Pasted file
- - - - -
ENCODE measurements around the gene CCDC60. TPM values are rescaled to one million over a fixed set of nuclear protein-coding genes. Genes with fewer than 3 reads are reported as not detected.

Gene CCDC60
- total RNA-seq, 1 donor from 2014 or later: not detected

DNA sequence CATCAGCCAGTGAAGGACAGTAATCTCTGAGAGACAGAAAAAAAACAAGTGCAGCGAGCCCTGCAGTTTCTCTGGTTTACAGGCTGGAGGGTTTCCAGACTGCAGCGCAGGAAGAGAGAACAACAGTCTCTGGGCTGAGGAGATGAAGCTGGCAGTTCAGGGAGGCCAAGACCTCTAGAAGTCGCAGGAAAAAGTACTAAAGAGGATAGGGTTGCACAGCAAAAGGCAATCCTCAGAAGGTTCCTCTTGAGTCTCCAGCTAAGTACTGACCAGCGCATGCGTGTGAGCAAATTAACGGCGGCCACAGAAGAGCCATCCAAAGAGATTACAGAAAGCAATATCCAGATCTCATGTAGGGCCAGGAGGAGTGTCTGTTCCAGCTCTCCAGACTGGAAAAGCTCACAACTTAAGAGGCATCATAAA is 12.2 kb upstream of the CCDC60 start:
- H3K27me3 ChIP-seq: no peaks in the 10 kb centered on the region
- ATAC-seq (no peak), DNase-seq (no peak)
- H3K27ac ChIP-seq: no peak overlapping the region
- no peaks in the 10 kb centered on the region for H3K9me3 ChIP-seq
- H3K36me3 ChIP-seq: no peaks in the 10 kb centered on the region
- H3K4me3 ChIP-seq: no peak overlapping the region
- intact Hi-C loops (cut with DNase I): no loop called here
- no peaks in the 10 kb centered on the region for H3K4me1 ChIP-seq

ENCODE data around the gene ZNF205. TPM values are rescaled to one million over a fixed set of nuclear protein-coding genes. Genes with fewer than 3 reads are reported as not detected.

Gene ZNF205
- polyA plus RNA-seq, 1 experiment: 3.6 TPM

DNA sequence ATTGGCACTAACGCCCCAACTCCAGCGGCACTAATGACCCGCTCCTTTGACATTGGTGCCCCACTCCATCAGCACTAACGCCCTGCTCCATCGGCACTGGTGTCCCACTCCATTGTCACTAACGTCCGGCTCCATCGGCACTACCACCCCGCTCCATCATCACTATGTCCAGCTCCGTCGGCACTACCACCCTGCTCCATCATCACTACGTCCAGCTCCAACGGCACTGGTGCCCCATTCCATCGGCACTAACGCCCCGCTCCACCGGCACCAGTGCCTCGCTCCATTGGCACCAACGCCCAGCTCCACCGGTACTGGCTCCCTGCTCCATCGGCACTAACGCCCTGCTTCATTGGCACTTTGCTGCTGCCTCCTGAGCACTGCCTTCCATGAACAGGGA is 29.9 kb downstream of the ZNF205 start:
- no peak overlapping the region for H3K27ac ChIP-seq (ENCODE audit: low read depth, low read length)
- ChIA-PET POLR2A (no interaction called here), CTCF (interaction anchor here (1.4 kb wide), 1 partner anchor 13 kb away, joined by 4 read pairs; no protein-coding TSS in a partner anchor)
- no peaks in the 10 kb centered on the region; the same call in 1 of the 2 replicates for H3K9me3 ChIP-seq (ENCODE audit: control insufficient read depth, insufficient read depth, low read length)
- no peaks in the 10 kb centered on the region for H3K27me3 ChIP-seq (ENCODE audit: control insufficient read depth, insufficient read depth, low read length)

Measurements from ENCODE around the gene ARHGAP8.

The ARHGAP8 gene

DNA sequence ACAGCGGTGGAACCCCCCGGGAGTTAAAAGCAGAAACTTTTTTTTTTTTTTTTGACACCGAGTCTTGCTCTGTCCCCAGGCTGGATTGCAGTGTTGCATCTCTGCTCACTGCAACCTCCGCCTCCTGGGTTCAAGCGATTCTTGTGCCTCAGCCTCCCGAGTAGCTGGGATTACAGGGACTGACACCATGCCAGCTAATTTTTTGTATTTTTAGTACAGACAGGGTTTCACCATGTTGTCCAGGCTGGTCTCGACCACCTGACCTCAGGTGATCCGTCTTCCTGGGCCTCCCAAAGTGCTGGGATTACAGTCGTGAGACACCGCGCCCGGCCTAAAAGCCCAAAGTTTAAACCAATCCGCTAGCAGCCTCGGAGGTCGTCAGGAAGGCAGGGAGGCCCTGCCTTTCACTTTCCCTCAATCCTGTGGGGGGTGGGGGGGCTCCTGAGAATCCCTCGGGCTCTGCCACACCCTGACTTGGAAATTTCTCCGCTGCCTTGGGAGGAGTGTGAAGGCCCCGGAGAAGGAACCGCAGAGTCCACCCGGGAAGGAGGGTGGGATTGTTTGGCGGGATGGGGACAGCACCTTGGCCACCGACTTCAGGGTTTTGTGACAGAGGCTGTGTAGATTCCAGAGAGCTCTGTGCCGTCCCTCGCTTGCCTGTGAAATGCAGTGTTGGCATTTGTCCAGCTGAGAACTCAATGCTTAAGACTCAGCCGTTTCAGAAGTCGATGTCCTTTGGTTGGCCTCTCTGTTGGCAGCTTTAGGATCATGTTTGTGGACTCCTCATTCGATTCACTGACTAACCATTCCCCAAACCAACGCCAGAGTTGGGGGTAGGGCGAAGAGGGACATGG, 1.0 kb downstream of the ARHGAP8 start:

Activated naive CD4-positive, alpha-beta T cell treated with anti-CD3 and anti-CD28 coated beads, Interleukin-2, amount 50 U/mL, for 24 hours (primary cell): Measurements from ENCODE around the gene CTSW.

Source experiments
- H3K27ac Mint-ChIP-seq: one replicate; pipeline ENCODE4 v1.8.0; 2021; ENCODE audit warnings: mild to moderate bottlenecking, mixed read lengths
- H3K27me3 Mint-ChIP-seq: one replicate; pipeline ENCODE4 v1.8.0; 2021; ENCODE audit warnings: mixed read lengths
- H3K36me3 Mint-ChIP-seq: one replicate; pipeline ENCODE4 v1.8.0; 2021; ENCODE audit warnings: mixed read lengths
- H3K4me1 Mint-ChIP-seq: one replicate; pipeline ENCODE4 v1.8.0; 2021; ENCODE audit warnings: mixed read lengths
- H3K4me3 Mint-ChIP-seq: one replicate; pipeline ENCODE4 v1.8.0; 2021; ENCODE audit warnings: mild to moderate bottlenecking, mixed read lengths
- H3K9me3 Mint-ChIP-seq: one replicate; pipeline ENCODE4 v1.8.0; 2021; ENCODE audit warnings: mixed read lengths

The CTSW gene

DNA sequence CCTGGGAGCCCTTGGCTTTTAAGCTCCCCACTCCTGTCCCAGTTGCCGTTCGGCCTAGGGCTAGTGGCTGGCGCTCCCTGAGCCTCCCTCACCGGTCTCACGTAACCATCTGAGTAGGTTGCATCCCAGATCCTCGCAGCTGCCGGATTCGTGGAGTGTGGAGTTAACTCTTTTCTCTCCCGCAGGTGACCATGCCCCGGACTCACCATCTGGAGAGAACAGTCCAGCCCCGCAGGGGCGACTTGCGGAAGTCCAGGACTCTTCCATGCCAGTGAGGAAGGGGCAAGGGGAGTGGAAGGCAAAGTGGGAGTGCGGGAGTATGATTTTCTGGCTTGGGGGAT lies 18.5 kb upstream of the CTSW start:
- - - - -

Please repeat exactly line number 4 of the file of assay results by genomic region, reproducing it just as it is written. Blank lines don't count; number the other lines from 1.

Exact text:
DNA sequence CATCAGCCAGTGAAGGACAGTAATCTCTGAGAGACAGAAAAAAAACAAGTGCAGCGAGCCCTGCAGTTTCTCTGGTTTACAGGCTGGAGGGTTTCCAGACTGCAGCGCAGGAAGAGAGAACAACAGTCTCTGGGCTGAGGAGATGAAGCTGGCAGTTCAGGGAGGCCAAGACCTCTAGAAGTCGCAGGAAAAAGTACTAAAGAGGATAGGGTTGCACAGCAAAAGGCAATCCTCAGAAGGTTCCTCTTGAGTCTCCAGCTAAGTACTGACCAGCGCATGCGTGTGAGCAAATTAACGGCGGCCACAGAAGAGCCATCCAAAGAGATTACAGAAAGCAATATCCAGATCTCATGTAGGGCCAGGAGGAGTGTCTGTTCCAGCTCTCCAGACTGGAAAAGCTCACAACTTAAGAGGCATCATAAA is 12.2 kb upstream of the CCDC60 start: